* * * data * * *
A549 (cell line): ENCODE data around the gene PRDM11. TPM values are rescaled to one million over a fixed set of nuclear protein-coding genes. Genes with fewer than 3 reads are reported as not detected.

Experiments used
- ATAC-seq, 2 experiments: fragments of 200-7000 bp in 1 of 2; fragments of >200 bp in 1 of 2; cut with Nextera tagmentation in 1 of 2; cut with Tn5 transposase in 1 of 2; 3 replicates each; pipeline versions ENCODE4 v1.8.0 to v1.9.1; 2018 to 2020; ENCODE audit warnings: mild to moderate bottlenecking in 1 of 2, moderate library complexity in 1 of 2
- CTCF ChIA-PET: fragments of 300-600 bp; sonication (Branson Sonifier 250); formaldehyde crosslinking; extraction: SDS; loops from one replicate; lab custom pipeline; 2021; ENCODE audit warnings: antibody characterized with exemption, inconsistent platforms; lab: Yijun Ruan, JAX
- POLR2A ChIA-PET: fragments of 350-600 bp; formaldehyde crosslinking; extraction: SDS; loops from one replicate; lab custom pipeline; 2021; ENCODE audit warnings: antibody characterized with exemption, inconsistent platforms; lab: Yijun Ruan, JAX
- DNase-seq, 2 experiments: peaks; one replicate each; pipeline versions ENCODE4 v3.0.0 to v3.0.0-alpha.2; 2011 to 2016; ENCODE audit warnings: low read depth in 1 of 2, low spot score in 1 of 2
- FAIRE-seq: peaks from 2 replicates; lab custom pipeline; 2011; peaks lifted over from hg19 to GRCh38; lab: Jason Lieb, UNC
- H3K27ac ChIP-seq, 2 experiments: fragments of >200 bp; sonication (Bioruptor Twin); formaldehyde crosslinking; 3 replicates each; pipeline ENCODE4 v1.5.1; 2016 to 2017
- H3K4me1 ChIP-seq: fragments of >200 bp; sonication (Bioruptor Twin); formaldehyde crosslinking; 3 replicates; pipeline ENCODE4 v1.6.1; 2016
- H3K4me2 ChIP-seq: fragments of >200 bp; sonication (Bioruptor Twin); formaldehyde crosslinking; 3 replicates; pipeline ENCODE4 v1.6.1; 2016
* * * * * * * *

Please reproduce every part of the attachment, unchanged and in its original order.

A549 (cell line): ENCODE data around the gene PRDM11. TPM values are rescaled to one million over a fixed set of nuclear protein-coding genes. Genes with fewer than 3 reads are reported as not detected.

Experiments used
- ATAC-seq, 2 experiments: fragments of 200-7000 bp in 1 of 2; fragments of >200 bp in 1 of 2; cut with Nextera tagmentation in 1 of 2; cut with Tn5 transposase in 1 of 2; 3 replicates each; pipeline versions ENCODE4 v1.8.0 to v1.9.1; 2018 to 2020; ENCODE audit warnings: mild to moderate bottlenecking in 1 of 2, moderate library complexity in 1 of 2
- CTCF ChIA-PET: fragments of 300-600 bp; sonication (Branson Sonifier 250); formaldehyde crosslinking; extraction: SDS; loops from one replicate; lab custom pipeline; 2021; ENCODE audit warnings: antibody characterized with exemption, inconsistent platforms; lab: Yijun Ruan, JAX
- POLR2A ChIA-PET: fragments of 350-600 bp; formaldehyde crosslinking; extraction: SDS; loops from one replicate; lab custom pipeline; 2021; ENCODE audit warnings: antibody characterized with exemption, inconsistent platforms; lab: Yijun Ruan, JAX
- DNase-seq, 2 experiments: peaks; one replicate each; pipeline versions ENCODE4 v3.0.0 to v3.0.0-alpha.2; 2011 to 2016; ENCODE audit warnings: low read depth in 1 of 2, low spot score in 1 of 2
- FAIRE-seq: peaks from 2 replicates; lab custom pipeline; 2011; peaks lifted over from hg19 to GRCh38; lab: Jason Lieb, UNC
- H3K27ac ChIP-seq, 2 experiments: fragments of >200 bp; sonication (Bioruptor Twin); formaldehyde crosslinking; 3 replicates each; pipeline ENCODE4 v1.5.1; 2016 to 2017
- H3K4me1 ChIP-seq: fragments of >200 bp; sonication (Bioruptor Twin); formaldehyde crosslinking; 3 replicates; pipeline ENCODE4 v1.6.1; 2016
- H3K4me2 ChIP-seq: fragments of >200 bp; sonication (Bioruptor Twin); formaldehyde crosslinking; 3 replicates; pipeline ENCODE4 v1.6.1; 2016